Virtual Programming Grants

CARES Act funding was used to create grant opportunities for libraries in Massachusetts to increase virtual programming in their communities. Libraries applied for grants to purchase recording equipment including cameras, microphones, and editing software; materials to create crafting and science kits that residents could pick up curbside; and to hire professionals to host events that were available to all Massachusetts residents through the MBLC’s Virtual Events Calendar.

In the Ninth Congressional District, libraries in Barnstable, Falmouth, and Middleborough received a combined total of $9,770 in these grants.

Summer Distance Learning Grants

Libraries needed to adapt quickly to continue providing summer services that are expected by communities in a safe and accessible manner. To assist them, MBLC provided a total of $117,500 of CARES Act and LSTA funding to libraries that requested it to purchase summer reading tracking software Beanstack. This allowed summer reading to continue while children, teens, and adults were at home.

In addition, LSTA funding was used to support expanding the concept of summer learning in libraries beyond reading. In the Ninth Congressional District, the Mattapoisett Free Public Library received a $1,000 Summer Learning grant.

LSTA Direct Grants to Libraries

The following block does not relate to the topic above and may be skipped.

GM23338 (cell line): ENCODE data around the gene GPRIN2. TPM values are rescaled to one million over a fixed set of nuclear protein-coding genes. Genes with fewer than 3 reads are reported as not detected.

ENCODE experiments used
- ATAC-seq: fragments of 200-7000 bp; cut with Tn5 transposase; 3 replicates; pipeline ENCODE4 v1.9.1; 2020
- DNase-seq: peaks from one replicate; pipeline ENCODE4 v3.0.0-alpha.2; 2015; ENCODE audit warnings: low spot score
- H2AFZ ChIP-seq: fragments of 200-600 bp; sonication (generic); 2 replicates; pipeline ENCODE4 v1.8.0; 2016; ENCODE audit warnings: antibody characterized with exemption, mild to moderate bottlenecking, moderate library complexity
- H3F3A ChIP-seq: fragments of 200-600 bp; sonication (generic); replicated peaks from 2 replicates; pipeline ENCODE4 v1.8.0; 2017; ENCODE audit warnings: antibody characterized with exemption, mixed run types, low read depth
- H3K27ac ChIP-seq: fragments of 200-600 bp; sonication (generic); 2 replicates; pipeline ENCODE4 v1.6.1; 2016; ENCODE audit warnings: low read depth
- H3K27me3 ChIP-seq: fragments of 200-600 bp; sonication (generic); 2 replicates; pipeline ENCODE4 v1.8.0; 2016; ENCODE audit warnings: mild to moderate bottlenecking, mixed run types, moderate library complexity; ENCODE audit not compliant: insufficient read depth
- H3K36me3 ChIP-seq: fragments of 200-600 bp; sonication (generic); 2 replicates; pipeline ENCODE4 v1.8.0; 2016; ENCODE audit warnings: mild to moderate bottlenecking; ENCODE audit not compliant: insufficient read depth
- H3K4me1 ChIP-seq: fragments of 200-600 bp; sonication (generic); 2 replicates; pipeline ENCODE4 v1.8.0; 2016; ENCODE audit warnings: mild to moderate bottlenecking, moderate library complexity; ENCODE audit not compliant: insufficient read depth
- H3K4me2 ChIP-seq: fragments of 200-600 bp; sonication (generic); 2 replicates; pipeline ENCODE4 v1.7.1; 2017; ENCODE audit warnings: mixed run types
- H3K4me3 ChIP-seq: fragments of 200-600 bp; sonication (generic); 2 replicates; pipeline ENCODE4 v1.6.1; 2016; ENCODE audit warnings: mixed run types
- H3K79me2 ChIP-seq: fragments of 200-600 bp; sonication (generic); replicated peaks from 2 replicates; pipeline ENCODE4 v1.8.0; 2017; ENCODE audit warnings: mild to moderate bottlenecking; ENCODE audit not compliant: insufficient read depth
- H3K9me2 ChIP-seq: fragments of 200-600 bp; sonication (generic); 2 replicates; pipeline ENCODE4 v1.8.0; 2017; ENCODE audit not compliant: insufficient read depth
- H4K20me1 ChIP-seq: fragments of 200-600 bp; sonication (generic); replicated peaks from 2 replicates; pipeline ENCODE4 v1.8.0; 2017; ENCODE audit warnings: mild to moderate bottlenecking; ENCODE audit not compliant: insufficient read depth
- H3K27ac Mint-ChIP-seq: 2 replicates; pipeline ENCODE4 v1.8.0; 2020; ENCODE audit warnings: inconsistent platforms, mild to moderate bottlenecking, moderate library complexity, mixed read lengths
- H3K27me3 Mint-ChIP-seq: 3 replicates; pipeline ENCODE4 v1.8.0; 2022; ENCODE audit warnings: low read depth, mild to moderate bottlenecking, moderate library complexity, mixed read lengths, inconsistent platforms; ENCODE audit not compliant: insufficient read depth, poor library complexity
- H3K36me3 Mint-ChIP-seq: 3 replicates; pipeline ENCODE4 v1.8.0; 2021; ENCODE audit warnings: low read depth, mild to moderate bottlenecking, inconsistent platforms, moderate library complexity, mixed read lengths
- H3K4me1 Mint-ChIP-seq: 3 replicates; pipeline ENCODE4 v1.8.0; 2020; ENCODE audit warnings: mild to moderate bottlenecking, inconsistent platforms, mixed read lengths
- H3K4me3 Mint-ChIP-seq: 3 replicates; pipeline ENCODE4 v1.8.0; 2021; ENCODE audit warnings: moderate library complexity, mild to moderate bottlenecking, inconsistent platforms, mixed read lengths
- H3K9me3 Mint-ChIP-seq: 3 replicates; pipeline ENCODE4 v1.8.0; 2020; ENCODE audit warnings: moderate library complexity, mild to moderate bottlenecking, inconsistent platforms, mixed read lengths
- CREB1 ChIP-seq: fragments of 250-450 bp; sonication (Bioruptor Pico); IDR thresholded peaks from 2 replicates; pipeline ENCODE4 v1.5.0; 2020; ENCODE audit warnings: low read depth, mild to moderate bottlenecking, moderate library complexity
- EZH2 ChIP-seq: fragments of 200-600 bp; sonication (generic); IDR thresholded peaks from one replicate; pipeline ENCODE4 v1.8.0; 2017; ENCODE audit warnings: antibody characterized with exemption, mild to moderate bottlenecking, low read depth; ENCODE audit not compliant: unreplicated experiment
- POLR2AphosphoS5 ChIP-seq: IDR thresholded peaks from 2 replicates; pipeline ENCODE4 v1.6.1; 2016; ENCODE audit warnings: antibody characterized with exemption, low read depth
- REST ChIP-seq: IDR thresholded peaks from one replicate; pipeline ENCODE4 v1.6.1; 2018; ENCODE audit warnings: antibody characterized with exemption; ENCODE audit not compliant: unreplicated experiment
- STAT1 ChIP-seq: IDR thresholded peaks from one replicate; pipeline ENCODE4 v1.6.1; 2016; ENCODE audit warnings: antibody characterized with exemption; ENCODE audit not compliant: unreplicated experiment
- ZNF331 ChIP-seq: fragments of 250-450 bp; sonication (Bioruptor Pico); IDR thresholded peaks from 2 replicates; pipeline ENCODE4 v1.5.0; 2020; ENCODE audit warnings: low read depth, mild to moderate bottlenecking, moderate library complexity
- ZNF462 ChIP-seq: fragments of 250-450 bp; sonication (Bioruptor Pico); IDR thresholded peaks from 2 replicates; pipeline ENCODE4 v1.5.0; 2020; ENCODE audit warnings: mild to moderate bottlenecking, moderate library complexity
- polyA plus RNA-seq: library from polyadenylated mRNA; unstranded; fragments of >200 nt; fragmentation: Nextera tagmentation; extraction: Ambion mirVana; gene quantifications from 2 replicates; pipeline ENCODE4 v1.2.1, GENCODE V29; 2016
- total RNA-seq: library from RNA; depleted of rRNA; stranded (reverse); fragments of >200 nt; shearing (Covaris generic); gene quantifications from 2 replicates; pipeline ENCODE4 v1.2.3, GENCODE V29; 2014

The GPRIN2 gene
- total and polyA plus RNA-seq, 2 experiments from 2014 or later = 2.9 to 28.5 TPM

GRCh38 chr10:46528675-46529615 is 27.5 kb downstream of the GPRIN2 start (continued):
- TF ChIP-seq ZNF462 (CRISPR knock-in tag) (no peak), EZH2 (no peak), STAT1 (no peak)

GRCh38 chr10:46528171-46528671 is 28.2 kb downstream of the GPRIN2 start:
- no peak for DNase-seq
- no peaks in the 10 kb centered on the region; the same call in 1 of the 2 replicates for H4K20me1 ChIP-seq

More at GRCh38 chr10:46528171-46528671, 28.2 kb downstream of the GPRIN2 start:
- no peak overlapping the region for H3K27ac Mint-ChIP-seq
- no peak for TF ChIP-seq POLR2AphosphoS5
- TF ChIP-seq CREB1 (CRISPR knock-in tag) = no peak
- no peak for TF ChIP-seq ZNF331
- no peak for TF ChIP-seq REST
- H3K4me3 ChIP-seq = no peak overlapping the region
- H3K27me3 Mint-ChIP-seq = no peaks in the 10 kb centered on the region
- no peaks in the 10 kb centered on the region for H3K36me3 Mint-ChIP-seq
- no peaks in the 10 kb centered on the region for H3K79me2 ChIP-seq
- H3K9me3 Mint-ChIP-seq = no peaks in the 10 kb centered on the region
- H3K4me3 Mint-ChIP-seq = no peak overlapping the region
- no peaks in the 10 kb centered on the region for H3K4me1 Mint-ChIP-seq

Massachusetts uses LSTA funding to provide libraries with direct grants to meet the needs of their communities. There were 36 LSTA direct grants totaling $404,305 across the state in 2020.

Below are examples of direct grant funded projects in the Ninth Congressional District:

  • Mind in the Making - Kingston Public Library

    The Kingston Public Library will create a larger Play Space for children ages birth through 6 years. The new Mind in the Making Play Space will provide its youngest patrons and their caregivers opportunities to develop social-emotional life skills. Giving children a safe Play Space in Kingston’s community is essential. A committed space that can replicate the playtime children experience during and after story time will make the Library more inclusive. A dedicated Play Space will add more opportunities for personal growth.

  • Health and Wellness - New Bedford Free Public Library

    The City of New Bedford, recently designated an AARP Age-Friendly Community, is committed to providing assistance and resources to its aging population. According to the 2010 Census, New Bedford had 18,765 residents over the age of 60, representing almost 20% of the population, and this number is expected to increase in the 2020 Census. Through multiple surveys and needs assessments, the City learned that its seniors are most concerned with nutrition, managing chronic health conditions, and coping with cognitive decline. With this project, the Library will address some of these concerns with books and resources, hands-on programs promoting a healthy lifestyle via fitness and nutrition, and by bringing in experts to educate and inform on topics related to senior health and wellness issues.